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Tuesday, February 18, 2014

Review: The Monuments Men (2014)

* * *

Director: George Clooney
Starring: George Clooney, Matt Damon, Bill Murray, John Goodman, Jean Dujardin, Cate Blanchett

Had The Monuments Men been released in December as planned I probably would have found myself massively disappointed by it, as the annual year end glut of great and would-be great movies tends to set expectations fairly high. But with the film pushed out of the prestige period and into the cinematic no-man's land that is February, accompanied by reviews that can best be described as "tepid," my expectations were naturally and appropriately lowered, and as a result I found the film rather enjoyable. That's not to say that it's without its flaws - they're there and they're fairly prominent - but I think that The Monuments Men is better than its reputation suggests.

Set in the waning months of World War II, The Monuments Men is about a group of seven men - Americans Frank Stokes (George Clooney), James Granger (Matt Damon), Richard Campbell (Bill Murray), Walter Garfield (John Goodman), and Preston Savitz (Bob Balaban), Brit Donald Jeffries (Hugh Bonneville), and Frenchman Jean Claude Clermont (Jean Dujardin) - assembled to try to protect European monuments which might otherwise be obliterated in the fighting, and find and retrieve works of art stolen by the Nazis. With so much ground to cover, the team quickly splits into smaller groups, with Campbell and Savitz sent in one direction, Garfield and Clermont in another, Jeffries heading solo to Bruges, Stokes teaming up with Sam Epstein (Dimitri Leonidas), a young Army private whose family fled Germany before the onset of the war, and Granger heading to Paris, where he begins trying to gain the trust of Claire Simone (Cate Blanchett), a curator whose tireless cataloging of works of art taken by the Nazis during the Occupation will prove to be invaluable.

The film proceeds as a series of vignettes, with each pairing having various adventures, some of which are light-hearted, others of which are deadly serious. Eventually, and after losing two of their number, what remains of the group is reunited as they attempt to figure out where the fleeing Nazis have hidden away the art works, knowing that time is running out as a result of Hitler's Nero Decree, which dictated the destruction of everything to keep it out of the hands of the Allies. However, even after the team figures out where the art works have been hidden, a new problem emerges: the Soviets, quickly sweeping in from the East, have adopted a policy of seizing the stolen art work they find in order to take them back to the USSR as "reparations." As the Monuments Men close in on the pieces which they deem the most important - and, in one case, a piece that resulted in the death of one of their own - they have to race against the Soviet team dispatched for the same purpose.

The Monuments Men is, in many respects, an old fashioned movie, one which relies on the audience's familiarity with certain tropes and character types. When this works, it works rather well, with scenes unfolding in a way that feels relaxed and unforced, focusing largely on characterization rather than plot and taking an attitude that can probably best be described as "jaunty," so light can the film be on its feet. Had Clooney and company had the confidence to tell their whole story in this fashion the film may have worked better, but since we're in an age where we seem to demand gritty realism in films with serious subject matters (and what could be more serious than war?), The Monuments Men takes several turns in that direction which results in the film being constantly knocked off its tonal axis. As written, the film just doesn't have the dramatic foundation for a lot of the most serious moments it tries to pull off, leaving some scenes feeling heavy handed and superficial, and with the narrative split into so many pieces there are also things which feel underdeveloped. The biggest offender in that regard is the relationship between Granger and Claire, which shifts abruptly towards the end of the second act and made me think of that scene from Sullivan's Travels when Sullivan is trying to explain his grand intentions for his next film and the studio executive keeps insisting that there be "a little sex in it." The development between Granger and Claire doesn't really do anything for the film except give the suggestion of sex simply for the sake of it.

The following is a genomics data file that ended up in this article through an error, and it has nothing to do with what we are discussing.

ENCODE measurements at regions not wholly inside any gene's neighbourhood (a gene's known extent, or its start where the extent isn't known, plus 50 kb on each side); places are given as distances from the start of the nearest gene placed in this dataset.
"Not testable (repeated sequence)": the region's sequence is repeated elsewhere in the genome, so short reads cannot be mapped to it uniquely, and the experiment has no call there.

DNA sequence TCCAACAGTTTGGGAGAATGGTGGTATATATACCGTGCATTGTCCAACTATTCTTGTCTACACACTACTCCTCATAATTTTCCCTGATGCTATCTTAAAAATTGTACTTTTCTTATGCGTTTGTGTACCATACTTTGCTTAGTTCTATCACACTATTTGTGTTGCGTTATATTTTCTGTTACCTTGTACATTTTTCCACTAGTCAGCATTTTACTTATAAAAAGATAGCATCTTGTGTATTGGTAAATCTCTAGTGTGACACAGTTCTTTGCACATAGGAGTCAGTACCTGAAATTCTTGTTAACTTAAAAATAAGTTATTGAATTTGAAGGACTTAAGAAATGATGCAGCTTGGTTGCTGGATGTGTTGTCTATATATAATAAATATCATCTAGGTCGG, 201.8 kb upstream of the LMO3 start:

It's apparent from the many speeches that Clooney intones through the course of the film that The Monuments Men is meant to be a grand statement on the importance of art and culture to the survival of society, but while it never reaches the lofty goals it has set for itself, I'm hard pressed to characterize the film as a failure. What works in the film works well - the pairings of Goodman/Dujarin and Murray/Balaban bring the film many of its best moments, whether it's the former team facing down a sniper whose identity comes as a surprise to them, or the latter team coming across some of the purloined art by chance - and the performances are uniformly good. The Monuments Men is nowhere near a masterpiece, and certainly not as rich as its subject matter deserves (for a more thorough account of the story, I highly recommend the 2006 documentary The Rape of Europa), but as a work of entertainment, I think the film ultimately (even if only barely) succeeds.

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